Nutmeg is a key ingredient in pumpkin pie and yams, but it is a big no-no for dogs. In fact, the seasonal favorite can cause seizures and central nervous system problems if ingested by a pup. Pumpkin and sweet potatoes themselves are fine in moderation; just make sure they don’t have any nutmeg or other spices.


Sage is also a popular Thanksgiving Day spice but it’s equally dangerous. It contains oils that upset a pooch’s tummy and should be avoided.


Along those same lines are onions and garlic. These two are pretty commonly known as bad for dogs, but just in case you didn’t know it, keep them away from your four-legged friends at all costs. Both contain sulfides that are toxic to dogs and can lead to anemia. Between the two, onions are more toxic than garlic and cooking them does not reduce their toxicity.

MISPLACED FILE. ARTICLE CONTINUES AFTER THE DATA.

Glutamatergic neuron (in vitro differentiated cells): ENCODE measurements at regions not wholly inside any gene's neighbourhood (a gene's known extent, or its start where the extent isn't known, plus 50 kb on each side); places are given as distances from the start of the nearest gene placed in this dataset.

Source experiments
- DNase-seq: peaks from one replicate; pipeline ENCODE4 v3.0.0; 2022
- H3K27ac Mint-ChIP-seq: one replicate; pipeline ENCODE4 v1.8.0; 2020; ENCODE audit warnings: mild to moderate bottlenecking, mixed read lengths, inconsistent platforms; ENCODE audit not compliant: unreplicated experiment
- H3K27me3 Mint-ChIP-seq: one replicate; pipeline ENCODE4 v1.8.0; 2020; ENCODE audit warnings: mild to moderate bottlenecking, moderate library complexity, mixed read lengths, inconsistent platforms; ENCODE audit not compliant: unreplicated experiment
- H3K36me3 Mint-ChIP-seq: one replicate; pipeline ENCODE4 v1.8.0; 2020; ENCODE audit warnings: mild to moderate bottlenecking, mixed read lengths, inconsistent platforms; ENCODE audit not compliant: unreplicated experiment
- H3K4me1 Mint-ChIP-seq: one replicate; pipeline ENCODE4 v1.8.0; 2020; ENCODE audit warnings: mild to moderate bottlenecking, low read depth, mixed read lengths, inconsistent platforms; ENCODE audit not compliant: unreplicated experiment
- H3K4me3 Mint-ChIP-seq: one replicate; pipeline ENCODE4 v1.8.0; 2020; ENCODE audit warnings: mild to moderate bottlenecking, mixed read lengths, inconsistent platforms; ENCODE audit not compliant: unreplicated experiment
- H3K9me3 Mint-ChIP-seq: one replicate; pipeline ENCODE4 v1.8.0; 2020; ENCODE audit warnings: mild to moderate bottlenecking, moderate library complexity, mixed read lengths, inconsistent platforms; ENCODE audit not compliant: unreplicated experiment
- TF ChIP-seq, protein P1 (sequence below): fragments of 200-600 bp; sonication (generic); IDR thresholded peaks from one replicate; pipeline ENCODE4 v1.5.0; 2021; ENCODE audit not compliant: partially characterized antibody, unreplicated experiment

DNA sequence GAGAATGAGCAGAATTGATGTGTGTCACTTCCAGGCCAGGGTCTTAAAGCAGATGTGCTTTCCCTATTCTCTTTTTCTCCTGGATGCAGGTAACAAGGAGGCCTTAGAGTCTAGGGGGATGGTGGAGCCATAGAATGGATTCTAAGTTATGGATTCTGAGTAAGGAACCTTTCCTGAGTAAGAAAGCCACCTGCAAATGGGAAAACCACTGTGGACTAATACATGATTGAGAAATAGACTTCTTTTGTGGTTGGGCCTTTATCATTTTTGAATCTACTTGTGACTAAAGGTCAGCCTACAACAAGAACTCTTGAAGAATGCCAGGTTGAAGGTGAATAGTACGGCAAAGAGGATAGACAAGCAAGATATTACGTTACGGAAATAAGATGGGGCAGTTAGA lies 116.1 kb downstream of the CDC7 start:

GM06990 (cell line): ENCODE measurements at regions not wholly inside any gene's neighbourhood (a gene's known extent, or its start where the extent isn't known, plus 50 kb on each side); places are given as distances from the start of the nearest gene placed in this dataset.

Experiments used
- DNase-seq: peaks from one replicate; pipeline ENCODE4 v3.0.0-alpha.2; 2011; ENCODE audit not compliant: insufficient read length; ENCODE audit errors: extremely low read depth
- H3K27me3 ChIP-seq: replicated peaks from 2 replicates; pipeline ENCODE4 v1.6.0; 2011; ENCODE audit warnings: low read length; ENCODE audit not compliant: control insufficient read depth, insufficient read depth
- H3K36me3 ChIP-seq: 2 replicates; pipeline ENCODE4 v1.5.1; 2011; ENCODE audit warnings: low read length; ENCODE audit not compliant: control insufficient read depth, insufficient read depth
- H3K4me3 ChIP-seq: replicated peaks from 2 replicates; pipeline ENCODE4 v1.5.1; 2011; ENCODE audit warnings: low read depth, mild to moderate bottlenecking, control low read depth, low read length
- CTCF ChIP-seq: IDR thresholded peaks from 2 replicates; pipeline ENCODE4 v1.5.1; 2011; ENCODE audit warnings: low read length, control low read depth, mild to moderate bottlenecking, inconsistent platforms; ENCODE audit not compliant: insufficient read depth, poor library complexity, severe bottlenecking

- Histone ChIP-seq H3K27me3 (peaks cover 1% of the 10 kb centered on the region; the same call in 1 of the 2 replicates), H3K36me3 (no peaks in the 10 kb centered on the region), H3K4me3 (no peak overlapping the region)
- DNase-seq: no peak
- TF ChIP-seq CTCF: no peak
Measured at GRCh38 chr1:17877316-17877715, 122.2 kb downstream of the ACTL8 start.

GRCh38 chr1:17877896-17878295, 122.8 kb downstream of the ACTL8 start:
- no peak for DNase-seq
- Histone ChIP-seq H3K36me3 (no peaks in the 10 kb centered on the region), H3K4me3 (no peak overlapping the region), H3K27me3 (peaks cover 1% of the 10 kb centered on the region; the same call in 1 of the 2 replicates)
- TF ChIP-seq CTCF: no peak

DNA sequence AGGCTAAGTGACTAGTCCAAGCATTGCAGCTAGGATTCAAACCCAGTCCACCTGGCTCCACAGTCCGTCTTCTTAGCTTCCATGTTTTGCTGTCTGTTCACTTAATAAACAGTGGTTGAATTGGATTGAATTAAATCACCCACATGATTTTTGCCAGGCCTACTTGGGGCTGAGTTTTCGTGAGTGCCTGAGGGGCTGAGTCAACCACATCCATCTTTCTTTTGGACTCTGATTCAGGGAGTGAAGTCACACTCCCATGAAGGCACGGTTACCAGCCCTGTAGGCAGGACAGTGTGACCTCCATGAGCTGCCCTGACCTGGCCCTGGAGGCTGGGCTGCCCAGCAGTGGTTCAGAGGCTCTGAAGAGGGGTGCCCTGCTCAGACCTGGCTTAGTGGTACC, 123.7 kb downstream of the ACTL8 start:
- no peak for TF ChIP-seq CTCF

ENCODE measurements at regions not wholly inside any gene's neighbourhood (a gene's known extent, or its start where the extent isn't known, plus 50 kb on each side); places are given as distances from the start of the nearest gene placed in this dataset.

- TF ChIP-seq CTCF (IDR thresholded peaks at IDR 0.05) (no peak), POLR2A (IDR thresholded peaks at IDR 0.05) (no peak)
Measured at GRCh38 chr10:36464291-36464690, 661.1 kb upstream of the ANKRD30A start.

When I think of the holidays from my childhood, I remember my parents always had a big bowl of nuts on the coffee table. They were in a special wooden bowl and were not shelled. An old-school nutcracker and shell picker were always part of the set-up but now in hindsight, it’s nuts to have nuts laying around if you have dogs, which we always did.


Nuts, especially walnuts and macadamia nuts, are uber dangerous for your dog. If a bad reaction occurs, a dog will be unable to stand, will vomit, suffer tremors and an elevated heart rate, and will have both a fever and weakness within 12 hours of digesting the nuts. Thankfully most symptoms go away but why risk it? Keep those nuts up high people.